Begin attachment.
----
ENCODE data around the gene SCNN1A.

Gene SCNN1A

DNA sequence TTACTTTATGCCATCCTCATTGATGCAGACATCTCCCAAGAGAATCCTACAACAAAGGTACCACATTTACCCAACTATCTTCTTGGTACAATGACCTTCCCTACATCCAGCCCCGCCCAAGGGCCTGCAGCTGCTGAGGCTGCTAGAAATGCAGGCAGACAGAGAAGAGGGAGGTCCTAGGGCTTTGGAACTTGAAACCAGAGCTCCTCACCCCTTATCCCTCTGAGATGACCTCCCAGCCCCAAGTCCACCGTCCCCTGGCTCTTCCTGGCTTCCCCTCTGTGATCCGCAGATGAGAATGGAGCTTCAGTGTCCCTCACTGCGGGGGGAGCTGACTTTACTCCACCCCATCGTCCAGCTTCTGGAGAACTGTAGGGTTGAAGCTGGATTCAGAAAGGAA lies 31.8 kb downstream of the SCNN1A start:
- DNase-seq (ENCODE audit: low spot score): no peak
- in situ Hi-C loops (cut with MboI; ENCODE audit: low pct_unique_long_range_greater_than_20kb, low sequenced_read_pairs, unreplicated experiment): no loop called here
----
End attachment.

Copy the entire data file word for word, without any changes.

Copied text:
ENCODE data around the gene SCNN1A.

Gene SCNN1A

DNA sequence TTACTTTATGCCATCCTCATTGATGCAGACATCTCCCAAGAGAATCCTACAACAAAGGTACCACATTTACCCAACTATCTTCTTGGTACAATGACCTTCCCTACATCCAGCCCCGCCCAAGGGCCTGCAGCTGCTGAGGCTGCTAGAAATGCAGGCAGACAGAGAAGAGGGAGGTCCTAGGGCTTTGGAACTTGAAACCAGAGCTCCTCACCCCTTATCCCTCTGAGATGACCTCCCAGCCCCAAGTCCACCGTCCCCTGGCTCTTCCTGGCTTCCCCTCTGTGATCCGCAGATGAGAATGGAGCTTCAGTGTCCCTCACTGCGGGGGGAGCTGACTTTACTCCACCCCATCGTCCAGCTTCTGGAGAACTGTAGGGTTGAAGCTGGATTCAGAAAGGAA lies 31.8 kb downstream of the SCNN1A start:
- DNase-seq (ENCODE audit: low spot score): no peak
- in situ Hi-C loops (cut with MboI; ENCODE audit: low pct_unique_long_range_greater_than_20kb, low sequenced_read_pairs, unreplicated experiment): no loop called here